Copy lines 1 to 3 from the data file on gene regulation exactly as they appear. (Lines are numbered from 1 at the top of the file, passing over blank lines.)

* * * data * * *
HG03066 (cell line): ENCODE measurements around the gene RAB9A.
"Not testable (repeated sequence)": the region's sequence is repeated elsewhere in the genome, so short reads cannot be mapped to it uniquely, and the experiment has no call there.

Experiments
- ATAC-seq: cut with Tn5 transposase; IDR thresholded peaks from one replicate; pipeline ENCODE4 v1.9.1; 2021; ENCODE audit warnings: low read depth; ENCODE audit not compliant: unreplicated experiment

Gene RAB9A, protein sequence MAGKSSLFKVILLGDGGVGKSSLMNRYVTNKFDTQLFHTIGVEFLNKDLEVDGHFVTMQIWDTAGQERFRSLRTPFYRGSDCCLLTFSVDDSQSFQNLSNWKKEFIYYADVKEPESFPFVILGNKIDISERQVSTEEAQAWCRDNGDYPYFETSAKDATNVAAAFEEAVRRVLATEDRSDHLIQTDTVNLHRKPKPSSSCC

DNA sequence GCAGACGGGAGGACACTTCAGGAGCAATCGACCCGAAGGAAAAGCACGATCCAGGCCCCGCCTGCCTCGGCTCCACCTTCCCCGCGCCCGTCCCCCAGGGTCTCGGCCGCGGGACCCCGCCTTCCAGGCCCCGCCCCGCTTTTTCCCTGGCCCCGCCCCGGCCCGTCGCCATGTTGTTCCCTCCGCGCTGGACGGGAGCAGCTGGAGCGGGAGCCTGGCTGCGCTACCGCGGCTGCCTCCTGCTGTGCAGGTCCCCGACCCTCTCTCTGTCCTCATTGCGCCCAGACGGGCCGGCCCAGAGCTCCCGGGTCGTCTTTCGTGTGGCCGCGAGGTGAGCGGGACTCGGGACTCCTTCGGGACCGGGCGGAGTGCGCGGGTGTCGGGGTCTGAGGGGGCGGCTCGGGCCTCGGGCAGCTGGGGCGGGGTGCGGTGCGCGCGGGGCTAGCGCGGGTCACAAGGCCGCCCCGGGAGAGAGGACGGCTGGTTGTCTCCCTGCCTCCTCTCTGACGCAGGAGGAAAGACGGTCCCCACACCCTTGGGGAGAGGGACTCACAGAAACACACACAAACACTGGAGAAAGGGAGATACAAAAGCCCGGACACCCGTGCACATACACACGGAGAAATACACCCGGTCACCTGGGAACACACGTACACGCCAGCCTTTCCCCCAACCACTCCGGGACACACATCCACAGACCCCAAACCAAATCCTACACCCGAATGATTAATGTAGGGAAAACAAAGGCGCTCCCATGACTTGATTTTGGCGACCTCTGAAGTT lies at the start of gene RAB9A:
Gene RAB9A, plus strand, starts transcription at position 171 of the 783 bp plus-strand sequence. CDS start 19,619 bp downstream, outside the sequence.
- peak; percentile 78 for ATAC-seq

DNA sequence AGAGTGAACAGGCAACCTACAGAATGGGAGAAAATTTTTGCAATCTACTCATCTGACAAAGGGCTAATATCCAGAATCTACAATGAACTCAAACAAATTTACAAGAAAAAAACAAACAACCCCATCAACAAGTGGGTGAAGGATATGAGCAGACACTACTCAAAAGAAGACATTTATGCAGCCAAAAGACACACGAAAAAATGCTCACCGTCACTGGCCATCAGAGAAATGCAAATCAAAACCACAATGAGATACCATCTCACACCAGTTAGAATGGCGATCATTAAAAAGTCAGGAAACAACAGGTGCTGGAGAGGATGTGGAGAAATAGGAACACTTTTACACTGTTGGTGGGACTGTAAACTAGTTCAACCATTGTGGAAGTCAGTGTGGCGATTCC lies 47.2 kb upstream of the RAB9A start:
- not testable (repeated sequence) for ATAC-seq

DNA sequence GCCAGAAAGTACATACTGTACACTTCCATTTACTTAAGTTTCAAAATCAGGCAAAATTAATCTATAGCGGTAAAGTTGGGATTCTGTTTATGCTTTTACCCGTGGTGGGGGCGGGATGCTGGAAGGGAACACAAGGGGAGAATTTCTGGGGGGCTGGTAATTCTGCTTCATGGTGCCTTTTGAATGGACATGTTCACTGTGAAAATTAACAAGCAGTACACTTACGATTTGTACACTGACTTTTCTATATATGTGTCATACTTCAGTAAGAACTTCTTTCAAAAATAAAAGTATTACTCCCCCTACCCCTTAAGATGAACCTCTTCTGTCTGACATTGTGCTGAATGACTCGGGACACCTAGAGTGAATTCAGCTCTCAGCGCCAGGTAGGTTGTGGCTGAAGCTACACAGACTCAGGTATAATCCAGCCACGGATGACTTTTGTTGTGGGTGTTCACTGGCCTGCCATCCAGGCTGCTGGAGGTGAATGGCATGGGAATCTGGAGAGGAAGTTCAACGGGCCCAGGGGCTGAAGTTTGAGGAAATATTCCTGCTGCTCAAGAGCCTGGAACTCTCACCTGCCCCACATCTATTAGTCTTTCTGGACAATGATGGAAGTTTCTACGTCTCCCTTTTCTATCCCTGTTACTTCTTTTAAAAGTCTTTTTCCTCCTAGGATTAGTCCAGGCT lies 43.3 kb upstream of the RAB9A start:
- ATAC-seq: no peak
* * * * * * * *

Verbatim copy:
HG03066 (cell line): ENCODE measurements around the gene RAB9A.
"Not testable (repeated sequence)": the region's sequence is repeated elsewhere in the genome, so short reads cannot be mapped to it uniquely, and the experiment has no call there.

Experiments